Gratitude is the dominant feeling I have toward my home congregation. Gratitude for its rich liturgy in which the Eucharist was celebrated weekly for as long as I can remember, gratitude that even as a child I was permitted to receive the sacrament, gratitude for its ecumenical openness, gratitude to have been exposed to listening prayer and stillness, gratitude for the pastoral care I received, gratitude that the congregation was not just a place I worshipped but that in many ways it was my first family.
But I suppose you cannot have everything. All of us carry within us contradictions, and the pastor of my youth was no different. Thankfully, what I remember in this regard is a shorter list than the one I just gave you. I remember that he withheld communion from a member of the congregation (who also happened to be his much younger cousin) simply for being gay. I had not yet figured out what answer I would give to the question of sexual orientation but regardless of the answer I might give one day, I knew that it was wrong to withhold the sacrament from anyone who earnestly desired it. The other strange thing I remember was when our pastor came back from a visit with Missouri Synod folk in Fort Wayne. It was obvious that the visit had impressed him, which was fine, but I remember that not long after this trip he mentioned in a sermon that if you prayed earnestly and sincerely, God would give you what you asked, even if it were a Cadillac.
It is peripheral to the story that my father did not think much of American luxury cars (my family had its hangups, too), what is important was that even as a teen I knew that God had not answered all my prayers, even those prayed with much sincerity. And maybe I also thought that perhaps God was merciful enough just to do things (on God’s terms, in God’s time), even without us first having to jump through the hoop of us mustering incredible amounts of piety.
And finally, it seemed such faith turned God into our errand boy, or genie, or something like that.
I never debated our pastor on it, but I remember this well.
Our story from the Book of Exodus is striking, not because of the miracle God provided when the Israelites were thirsty but because of the people’s quarreling. I am not suggesting that they were not thirsty, or that the wilderness is a fun place. The wilderness can only be a fun place for affluent 21st century Westerners who – lacking existential anxiety – seek adventure because they think they have everything else.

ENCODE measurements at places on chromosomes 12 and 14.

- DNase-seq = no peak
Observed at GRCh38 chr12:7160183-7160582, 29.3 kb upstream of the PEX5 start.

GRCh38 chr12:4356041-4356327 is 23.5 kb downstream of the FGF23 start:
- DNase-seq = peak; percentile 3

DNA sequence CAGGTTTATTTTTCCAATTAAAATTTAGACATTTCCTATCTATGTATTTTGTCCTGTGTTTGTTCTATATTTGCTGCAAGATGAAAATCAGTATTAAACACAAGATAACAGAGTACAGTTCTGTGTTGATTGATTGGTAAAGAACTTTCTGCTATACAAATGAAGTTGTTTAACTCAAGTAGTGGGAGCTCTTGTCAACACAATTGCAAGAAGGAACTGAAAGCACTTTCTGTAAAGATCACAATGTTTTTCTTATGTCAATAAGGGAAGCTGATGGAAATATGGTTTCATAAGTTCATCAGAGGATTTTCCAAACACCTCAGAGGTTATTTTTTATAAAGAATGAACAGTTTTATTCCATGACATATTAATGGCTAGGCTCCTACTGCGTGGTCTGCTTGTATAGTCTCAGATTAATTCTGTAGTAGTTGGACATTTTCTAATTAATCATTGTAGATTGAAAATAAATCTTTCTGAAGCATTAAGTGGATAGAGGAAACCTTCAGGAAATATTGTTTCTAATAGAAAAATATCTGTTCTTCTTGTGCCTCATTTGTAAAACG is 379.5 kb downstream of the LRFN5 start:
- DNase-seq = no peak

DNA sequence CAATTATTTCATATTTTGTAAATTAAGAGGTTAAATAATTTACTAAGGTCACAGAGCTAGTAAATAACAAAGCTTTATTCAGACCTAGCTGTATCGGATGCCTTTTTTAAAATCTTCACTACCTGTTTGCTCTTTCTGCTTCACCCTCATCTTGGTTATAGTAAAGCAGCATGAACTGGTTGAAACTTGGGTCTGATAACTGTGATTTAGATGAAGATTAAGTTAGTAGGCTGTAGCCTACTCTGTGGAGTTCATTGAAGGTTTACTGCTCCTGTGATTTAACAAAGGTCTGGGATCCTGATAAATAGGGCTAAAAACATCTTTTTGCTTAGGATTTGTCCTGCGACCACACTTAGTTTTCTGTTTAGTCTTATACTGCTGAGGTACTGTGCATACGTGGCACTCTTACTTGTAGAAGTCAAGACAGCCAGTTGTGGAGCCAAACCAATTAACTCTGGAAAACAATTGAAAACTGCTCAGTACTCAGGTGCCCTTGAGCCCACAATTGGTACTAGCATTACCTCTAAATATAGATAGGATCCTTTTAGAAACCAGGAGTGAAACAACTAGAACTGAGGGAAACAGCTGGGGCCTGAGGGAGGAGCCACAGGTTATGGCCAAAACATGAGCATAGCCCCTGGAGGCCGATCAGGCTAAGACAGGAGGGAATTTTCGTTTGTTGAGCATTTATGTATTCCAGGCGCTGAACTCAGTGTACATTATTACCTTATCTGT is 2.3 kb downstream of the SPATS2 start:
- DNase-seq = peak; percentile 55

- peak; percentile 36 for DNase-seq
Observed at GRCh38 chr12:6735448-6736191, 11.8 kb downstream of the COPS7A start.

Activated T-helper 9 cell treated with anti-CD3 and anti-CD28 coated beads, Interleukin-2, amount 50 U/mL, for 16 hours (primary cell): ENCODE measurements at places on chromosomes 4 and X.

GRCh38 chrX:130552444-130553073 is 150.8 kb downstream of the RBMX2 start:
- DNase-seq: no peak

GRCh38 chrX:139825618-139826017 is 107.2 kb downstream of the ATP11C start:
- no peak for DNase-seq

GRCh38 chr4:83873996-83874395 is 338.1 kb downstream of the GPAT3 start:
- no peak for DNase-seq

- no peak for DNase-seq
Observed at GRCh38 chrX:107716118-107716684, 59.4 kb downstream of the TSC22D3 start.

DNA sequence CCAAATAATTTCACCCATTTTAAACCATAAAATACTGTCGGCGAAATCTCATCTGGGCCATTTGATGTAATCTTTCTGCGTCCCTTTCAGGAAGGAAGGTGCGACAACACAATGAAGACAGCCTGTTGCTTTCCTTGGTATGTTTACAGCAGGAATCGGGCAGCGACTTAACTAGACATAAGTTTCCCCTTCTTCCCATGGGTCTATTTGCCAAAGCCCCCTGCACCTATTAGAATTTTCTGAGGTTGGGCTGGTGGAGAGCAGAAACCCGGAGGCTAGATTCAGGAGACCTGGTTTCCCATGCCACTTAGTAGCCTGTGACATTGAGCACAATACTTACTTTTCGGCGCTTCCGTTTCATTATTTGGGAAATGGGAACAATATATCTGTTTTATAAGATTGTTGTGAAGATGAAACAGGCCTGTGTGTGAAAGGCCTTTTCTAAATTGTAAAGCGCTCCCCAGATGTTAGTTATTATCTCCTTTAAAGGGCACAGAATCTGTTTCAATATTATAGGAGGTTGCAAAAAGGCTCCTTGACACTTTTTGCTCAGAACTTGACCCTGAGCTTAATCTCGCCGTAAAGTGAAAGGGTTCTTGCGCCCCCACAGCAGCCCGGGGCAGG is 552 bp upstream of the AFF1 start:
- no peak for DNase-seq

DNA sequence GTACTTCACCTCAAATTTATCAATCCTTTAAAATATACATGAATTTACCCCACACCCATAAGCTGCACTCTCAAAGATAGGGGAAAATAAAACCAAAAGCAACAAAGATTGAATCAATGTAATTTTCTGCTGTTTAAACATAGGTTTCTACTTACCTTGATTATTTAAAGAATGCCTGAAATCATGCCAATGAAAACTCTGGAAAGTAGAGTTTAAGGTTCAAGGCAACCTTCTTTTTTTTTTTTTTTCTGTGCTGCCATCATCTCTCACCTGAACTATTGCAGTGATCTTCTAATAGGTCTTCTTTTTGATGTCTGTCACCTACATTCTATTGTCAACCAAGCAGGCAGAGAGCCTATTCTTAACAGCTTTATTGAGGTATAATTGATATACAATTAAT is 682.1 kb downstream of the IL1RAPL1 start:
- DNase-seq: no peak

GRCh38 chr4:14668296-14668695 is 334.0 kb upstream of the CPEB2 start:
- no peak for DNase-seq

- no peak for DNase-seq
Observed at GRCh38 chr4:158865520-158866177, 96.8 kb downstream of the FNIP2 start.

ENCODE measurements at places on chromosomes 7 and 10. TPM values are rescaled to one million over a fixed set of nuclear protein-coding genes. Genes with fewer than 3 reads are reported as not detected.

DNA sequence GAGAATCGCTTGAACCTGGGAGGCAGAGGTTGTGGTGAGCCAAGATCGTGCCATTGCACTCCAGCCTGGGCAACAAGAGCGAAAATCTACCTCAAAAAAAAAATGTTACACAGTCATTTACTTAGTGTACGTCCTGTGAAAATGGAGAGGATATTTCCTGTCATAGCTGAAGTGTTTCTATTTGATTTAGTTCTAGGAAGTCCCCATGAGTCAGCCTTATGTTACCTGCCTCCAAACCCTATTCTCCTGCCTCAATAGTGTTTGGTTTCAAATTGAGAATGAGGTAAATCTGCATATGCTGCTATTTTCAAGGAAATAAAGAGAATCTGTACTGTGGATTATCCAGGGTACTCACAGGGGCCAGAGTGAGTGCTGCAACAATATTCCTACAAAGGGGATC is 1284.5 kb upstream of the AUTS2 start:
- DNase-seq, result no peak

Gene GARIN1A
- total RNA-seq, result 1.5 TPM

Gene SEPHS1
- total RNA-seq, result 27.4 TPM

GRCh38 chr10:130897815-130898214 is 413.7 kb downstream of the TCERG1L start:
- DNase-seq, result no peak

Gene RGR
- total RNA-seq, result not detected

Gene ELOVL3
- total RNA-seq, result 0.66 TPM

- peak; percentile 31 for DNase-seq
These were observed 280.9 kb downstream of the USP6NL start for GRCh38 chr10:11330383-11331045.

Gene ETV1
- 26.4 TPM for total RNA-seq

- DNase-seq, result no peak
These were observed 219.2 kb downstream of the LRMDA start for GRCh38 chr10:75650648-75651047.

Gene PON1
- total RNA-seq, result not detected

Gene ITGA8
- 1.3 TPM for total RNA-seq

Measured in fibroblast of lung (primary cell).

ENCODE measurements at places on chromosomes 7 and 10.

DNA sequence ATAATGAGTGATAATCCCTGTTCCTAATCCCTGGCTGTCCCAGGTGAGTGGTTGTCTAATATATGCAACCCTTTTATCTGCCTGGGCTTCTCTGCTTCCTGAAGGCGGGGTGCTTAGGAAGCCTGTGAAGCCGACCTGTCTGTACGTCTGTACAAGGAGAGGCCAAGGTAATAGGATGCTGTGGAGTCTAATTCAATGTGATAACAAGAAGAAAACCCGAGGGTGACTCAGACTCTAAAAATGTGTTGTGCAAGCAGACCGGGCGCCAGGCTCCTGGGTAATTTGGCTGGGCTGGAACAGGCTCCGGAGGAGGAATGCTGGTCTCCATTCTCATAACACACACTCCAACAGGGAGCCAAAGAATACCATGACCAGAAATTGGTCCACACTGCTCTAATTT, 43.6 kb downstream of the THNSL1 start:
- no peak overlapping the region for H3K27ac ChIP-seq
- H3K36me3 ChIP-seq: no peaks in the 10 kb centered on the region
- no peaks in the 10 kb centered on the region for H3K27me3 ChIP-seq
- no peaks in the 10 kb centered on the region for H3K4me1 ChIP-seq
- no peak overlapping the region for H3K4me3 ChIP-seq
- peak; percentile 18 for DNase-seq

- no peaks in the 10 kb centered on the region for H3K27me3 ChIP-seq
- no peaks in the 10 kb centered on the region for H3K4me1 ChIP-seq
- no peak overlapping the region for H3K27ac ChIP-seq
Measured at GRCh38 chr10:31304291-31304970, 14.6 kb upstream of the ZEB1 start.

I am not trying to downplay the Israelites’ real need for water. But the story stands out because it follows immediately on the heels of God providing Manna and quails. It seems that the people have an exceedingly short memory. They have forgotten that the God who led them from slavery into freedom cares for them and will provide for them, and so they imagine not God’s goodness but their own death. It’s a bit self-centred, if you ask me.
Yet, if I am honest, I will say that I can relate to the people. Two weeks ago we bought a house. A week ago we put our house on the market. We have had plenty of showings, but no one has made an offer yet.
I worry and I lie awake at night.
I do not say to God or to Warren or Lorne, “Why did you bring us out of Abbotsford, to kill us and our children?” I don’t say it nor do I think it, but I can understand the peoples’ anxiety.
And perhaps you can think of times when you have been anxious or of things that make you anxious right now. Anxiety can make us panic, and in panic we forget God’s past faithfulness but only think of the present.
On the other hand, “suffering produces endurance, and endurance produces character, and character produces hope, and hope does not disappoint us, because God’s love has been poured into our hearts through the Holy Spirit that has been given to us.” Romans 5:3-5)
Paul suggests that having instant gratification is opposite to having character and opposite to learning to hope (hope is something we learn, it does not appear by magic). People of hope are not necessarily people who have everything, rather, lack appears a prerequisite for character and for hope.
Experience bears this to be true, which may explain the crisis of faith in the industrialized Western world, while people elsewhere, people who are suffering, see God not as a solution to be invoked, as the wand to be waved, or the genie to appear but as present in and with their problems. They can see that the crucified God is their God.
Don’t get me wrong: I want our house to sell at the best possible price (although I know that the prices are insane and we would all be better off if they were what they were 10 or 20 years ago). But whether God is real and whether God is my God and whether I have a future does not depend on what we get for our house or when we get it, as important as it is. That would be shallow. It would put God to the test. And putting anyone to the test is not usually a sign of a strong relationship.
Whether God is God depends not on my criteria, not on the hoops I construct to have God jump through. In fact, whether God is God is the wrong question. God is and whose who are in God have life.
That is the experience of the Samaritan woman. She in her neediness came face to face with God, and because of her neediness she was open to receiving God and receiving the truth that in Jesus God turns our reality of death into life. The desert becomes a blooming landscape, the dry land becomes fertile land, and our lives produce fruit of the Spirit.
For all this it is helpful to be people of memory. A people who remember God’s liberation from slavery, and who remember Manna and quails, so that even in a dry and barren land we would drink living water.